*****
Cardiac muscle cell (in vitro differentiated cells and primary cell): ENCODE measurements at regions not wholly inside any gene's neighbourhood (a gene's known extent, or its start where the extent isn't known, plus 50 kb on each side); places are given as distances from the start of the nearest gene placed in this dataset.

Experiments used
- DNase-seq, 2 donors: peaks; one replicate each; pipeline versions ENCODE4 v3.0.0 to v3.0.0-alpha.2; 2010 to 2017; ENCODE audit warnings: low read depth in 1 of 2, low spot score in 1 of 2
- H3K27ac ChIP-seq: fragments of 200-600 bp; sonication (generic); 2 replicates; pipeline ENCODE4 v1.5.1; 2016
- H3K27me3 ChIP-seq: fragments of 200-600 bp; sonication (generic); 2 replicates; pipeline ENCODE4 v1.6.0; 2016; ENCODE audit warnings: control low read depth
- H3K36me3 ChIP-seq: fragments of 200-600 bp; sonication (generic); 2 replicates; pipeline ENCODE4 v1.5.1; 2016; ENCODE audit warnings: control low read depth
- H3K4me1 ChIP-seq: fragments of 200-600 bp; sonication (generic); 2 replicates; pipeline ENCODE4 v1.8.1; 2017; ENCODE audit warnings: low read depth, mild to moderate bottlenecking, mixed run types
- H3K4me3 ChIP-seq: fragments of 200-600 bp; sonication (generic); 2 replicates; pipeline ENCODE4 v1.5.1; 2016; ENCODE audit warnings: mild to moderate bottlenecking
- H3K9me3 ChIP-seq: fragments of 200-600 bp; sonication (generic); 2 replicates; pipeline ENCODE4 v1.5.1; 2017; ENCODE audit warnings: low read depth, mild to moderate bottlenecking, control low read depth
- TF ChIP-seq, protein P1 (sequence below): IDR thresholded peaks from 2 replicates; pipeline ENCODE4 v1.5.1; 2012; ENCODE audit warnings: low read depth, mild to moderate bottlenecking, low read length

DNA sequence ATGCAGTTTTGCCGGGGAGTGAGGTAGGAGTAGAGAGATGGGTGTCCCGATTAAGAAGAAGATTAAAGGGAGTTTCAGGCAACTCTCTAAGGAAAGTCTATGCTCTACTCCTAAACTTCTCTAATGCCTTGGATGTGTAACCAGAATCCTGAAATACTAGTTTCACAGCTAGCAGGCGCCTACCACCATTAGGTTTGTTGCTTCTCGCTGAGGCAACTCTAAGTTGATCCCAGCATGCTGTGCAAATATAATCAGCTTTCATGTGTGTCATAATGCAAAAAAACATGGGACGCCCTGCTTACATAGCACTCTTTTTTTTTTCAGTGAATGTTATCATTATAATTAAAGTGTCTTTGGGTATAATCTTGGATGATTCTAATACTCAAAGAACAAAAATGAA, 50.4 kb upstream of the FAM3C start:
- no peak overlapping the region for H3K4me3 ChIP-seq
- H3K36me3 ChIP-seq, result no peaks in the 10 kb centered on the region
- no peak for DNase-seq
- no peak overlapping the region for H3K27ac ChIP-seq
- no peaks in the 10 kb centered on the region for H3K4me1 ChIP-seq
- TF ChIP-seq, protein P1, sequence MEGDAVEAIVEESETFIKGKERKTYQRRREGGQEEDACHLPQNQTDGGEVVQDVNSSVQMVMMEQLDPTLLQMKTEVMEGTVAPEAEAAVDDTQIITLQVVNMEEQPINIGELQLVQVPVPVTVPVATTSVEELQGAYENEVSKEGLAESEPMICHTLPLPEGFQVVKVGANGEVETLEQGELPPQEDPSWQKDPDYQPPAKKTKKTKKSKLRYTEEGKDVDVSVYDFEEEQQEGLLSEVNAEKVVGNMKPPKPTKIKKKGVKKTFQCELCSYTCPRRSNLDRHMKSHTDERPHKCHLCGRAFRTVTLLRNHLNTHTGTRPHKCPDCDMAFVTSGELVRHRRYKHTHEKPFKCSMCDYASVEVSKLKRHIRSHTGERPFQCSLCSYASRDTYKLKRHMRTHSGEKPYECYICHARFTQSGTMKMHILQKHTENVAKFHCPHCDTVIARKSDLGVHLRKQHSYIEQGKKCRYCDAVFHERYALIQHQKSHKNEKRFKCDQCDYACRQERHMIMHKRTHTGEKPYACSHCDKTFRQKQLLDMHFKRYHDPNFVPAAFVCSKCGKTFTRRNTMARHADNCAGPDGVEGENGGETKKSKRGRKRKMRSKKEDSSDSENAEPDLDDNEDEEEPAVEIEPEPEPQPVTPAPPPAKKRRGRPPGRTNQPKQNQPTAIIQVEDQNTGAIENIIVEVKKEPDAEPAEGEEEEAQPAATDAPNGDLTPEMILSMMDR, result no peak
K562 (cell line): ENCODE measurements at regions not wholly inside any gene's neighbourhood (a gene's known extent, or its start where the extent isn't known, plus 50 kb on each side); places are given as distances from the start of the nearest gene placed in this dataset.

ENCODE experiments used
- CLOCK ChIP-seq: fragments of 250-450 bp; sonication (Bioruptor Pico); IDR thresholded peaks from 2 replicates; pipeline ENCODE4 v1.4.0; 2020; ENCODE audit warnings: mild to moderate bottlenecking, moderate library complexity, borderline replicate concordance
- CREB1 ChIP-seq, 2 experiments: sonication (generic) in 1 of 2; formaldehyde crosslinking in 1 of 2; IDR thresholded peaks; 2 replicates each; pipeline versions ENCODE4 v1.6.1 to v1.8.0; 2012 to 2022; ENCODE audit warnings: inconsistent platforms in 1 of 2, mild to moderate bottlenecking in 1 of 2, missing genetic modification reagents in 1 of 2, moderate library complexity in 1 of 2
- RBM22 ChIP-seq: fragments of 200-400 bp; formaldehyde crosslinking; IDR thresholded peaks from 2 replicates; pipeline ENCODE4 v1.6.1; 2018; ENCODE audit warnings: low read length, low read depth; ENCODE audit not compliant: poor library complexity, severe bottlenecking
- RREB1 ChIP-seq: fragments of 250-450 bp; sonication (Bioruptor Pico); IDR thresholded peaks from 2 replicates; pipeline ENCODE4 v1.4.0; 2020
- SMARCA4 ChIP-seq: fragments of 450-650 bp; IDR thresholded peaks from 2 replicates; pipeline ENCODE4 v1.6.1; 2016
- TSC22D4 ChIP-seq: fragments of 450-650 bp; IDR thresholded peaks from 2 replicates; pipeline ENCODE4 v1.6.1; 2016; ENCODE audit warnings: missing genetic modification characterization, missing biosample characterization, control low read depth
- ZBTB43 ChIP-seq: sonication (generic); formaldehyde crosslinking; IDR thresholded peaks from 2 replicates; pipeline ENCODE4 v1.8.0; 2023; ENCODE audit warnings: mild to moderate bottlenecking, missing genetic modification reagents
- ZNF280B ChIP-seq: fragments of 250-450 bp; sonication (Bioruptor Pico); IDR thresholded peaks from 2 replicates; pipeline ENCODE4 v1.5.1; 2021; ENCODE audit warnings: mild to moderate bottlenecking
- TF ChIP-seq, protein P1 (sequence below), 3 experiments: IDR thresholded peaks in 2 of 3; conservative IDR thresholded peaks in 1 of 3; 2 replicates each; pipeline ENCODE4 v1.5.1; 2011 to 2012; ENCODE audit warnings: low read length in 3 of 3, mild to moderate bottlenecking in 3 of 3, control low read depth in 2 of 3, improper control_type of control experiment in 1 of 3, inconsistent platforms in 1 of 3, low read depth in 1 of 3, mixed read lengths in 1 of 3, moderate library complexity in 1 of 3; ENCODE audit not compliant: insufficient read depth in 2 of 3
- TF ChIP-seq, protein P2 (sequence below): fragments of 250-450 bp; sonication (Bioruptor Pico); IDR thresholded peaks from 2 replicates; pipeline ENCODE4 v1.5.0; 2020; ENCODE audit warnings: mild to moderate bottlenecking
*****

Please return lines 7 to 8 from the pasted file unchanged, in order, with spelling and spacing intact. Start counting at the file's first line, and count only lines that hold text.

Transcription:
- H3K4me1 ChIP-seq: fragments of 200-600 bp; sonication (generic); 2 replicates; pipeline ENCODE4 v1.8.1; 2017; ENCODE audit warnings: low read depth, mild to moderate bottlenecking, mixed run types
- H3K4me3 ChIP-seq: fragments of 200-600 bp; sonication (generic); 2 replicates; pipeline ENCODE4 v1.5.1; 2016; ENCODE audit warnings: mild to moderate bottlenecking